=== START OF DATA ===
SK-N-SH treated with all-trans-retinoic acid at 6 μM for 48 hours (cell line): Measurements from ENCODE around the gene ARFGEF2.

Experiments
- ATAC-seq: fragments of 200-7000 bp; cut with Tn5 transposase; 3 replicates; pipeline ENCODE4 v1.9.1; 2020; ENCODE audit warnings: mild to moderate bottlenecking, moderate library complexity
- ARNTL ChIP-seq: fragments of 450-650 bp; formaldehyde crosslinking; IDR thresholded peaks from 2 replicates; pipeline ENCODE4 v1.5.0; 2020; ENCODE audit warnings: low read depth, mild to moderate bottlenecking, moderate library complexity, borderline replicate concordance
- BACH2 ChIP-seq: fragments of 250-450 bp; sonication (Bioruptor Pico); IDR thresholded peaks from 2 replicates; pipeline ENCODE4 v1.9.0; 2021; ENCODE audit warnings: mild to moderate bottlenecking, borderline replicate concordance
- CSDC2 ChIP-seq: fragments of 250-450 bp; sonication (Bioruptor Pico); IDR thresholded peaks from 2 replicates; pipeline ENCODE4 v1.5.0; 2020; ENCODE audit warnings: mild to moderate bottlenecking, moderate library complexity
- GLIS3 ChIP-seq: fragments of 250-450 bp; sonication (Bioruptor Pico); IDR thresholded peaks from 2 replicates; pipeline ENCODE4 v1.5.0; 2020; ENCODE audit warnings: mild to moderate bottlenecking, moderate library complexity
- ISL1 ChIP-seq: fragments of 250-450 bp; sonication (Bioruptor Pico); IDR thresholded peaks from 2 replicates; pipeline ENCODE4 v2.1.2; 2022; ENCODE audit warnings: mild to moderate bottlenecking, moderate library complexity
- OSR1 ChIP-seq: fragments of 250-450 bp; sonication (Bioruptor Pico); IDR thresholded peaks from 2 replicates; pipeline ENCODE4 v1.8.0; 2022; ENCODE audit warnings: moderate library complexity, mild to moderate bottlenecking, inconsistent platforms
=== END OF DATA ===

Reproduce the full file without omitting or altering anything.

SK-N-SH treated with all-trans-retinoic acid at 6 μM for 48 hours (cell line): Measurements from ENCODE around the gene ARFGEF2.

Experiments
- ATAC-seq: fragments of 200-7000 bp; cut with Tn5 transposase; 3 replicates; pipeline ENCODE4 v1.9.1; 2020; ENCODE audit warnings: mild to moderate bottlenecking, moderate library complexity
- ARNTL ChIP-seq: fragments of 450-650 bp; formaldehyde crosslinking; IDR thresholded peaks from 2 replicates; pipeline ENCODE4 v1.5.0; 2020; ENCODE audit warnings: low read depth, mild to moderate bottlenecking, moderate library complexity, borderline replicate concordance
- BACH2 ChIP-seq: fragments of 250-450 bp; sonication (Bioruptor Pico); IDR thresholded peaks from 2 replicates; pipeline ENCODE4 v1.9.0; 2021; ENCODE audit warnings: mild to moderate bottlenecking, borderline replicate concordance
- CSDC2 ChIP-seq: fragments of 250-450 bp; sonication (Bioruptor Pico); IDR thresholded peaks from 2 replicates; pipeline ENCODE4 v1.5.0; 2020; ENCODE audit warnings: mild to moderate bottlenecking, moderate library complexity
- GLIS3 ChIP-seq: fragments of 250-450 bp; sonication (Bioruptor Pico); IDR thresholded peaks from 2 replicates; pipeline ENCODE4 v1.5.0; 2020; ENCODE audit warnings: mild to moderate bottlenecking, moderate library complexity
- ISL1 ChIP-seq: fragments of 250-450 bp; sonication (Bioruptor Pico); IDR thresholded peaks from 2 replicates; pipeline ENCODE4 v2.1.2; 2022; ENCODE audit warnings: mild to moderate bottlenecking, moderate library complexity
- OSR1 ChIP-seq: fragments of 250-450 bp; sonication (Bioruptor Pico); IDR thresholded peaks from 2 replicates; pipeline ENCODE4 v1.8.0; 2022; ENCODE audit warnings: moderate library complexity, mild to moderate bottlenecking, inconsistent platforms